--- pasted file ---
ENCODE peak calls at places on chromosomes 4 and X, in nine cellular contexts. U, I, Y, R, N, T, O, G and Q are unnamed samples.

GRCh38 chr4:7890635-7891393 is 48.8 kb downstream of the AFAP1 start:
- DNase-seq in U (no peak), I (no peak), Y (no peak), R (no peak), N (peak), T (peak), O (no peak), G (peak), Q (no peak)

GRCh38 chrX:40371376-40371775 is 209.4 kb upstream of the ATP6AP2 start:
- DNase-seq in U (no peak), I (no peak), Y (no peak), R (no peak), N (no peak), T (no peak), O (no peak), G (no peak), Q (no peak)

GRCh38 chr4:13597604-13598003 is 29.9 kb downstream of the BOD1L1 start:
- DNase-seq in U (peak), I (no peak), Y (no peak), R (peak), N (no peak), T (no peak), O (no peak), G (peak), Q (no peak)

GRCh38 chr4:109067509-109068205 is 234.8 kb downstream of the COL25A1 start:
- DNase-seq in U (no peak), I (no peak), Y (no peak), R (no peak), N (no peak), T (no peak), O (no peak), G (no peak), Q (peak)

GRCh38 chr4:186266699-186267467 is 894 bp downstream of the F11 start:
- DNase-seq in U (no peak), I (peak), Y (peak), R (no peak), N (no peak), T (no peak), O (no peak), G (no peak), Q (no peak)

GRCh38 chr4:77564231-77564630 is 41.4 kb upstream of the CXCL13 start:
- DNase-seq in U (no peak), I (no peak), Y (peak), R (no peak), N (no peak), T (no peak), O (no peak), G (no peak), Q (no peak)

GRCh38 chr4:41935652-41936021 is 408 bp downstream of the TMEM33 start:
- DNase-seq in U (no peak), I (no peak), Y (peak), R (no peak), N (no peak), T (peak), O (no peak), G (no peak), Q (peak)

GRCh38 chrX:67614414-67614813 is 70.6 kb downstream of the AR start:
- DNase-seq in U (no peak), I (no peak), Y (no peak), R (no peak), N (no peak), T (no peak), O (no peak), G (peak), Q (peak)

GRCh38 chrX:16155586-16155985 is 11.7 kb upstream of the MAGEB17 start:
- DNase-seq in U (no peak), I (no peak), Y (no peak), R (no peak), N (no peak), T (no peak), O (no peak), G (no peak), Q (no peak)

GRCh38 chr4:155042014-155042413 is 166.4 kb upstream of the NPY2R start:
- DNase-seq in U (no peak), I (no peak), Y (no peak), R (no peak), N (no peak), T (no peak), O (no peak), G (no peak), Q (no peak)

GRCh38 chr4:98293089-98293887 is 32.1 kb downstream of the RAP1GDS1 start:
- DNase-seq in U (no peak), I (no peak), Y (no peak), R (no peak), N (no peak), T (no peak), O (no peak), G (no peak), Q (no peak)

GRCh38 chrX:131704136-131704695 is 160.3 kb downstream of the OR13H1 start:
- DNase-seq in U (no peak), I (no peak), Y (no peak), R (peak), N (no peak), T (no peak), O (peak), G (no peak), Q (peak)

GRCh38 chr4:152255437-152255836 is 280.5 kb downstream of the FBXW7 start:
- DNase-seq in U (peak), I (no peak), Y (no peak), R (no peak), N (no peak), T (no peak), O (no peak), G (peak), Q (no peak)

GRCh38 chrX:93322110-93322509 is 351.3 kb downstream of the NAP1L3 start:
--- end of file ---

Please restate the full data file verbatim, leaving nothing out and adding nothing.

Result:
ENCODE peak calls at places on chromosomes 4 and X, in nine cellular contexts. U, I, Y, R, N, T, O, G and Q are unnamed samples.

GRCh38 chr4:7890635-7891393 is 48.8 kb downstream of the AFAP1 start:
- DNase-seq in U (no peak), I (no peak), Y (no peak), R (no peak), N (peak), T (peak), O (no peak), G (peak), Q (no peak)

GRCh38 chrX:40371376-40371775 is 209.4 kb upstream of the ATP6AP2 start:
- DNase-seq in U (no peak), I (no peak), Y (no peak), R (no peak), N (no peak), T (no peak), O (no peak), G (no peak), Q (no peak)

GRCh38 chr4:13597604-13598003 is 29.9 kb downstream of the BOD1L1 start:
- DNase-seq in U (peak), I (no peak), Y (no peak), R (peak), N (no peak), T (no peak), O (no peak), G (peak), Q (no peak)

GRCh38 chr4:109067509-109068205 is 234.8 kb downstream of the COL25A1 start:
- DNase-seq in U (no peak), I (no peak), Y (no peak), R (no peak), N (no peak), T (no peak), O (no peak), G (no peak), Q (peak)

GRCh38 chr4:186266699-186267467 is 894 bp downstream of the F11 start:
- DNase-seq in U (no peak), I (peak), Y (peak), R (no peak), N (no peak), T (no peak), O (no peak), G (no peak), Q (no peak)

GRCh38 chr4:77564231-77564630 is 41.4 kb upstream of the CXCL13 start:
- DNase-seq in U (no peak), I (no peak), Y (peak), R (no peak), N (no peak), T (no peak), O (no peak), G (no peak), Q (no peak)

GRCh38 chr4:41935652-41936021 is 408 bp downstream of the TMEM33 start:
- DNase-seq in U (no peak), I (no peak), Y (peak), R (no peak), N (no peak), T (peak), O (no peak), G (no peak), Q (peak)

GRCh38 chrX:67614414-67614813 is 70.6 kb downstream of the AR start:
- DNase-seq in U (no peak), I (no peak), Y (no peak), R (no peak), N (no peak), T (no peak), O (no peak), G (peak), Q (peak)

GRCh38 chrX:16155586-16155985 is 11.7 kb upstream of the MAGEB17 start:
- DNase-seq in U (no peak), I (no peak), Y (no peak), R (no peak), N (no peak), T (no peak), O (no peak), G (no peak), Q (no peak)

GRCh38 chr4:155042014-155042413 is 166.4 kb upstream of the NPY2R start:
- DNase-seq in U (no peak), I (no peak), Y (no peak), R (no peak), N (no peak), T (no peak), O (no peak), G (no peak), Q (no peak)

GRCh38 chr4:98293089-98293887 is 32.1 kb downstream of the RAP1GDS1 start:
- DNase-seq in U (no peak), I (no peak), Y (no peak), R (no peak), N (no peak), T (no peak), O (no peak), G (no peak), Q (no peak)

GRCh38 chrX:131704136-131704695 is 160.3 kb downstream of the OR13H1 start:
- DNase-seq in U (no peak), I (no peak), Y (no peak), R (peak), N (no peak), T (no peak), O (peak), G (no peak), Q (peak)

GRCh38 chr4:152255437-152255836 is 280.5 kb downstream of the FBXW7 start:
- DNase-seq in U (peak), I (no peak), Y (no peak), R (no peak), N (no peak), T (no peak), O (no peak), G (peak), Q (no peak)

GRCh38 chrX:93322110-93322509 is 351.3 kb downstream of the NAP1L3 start: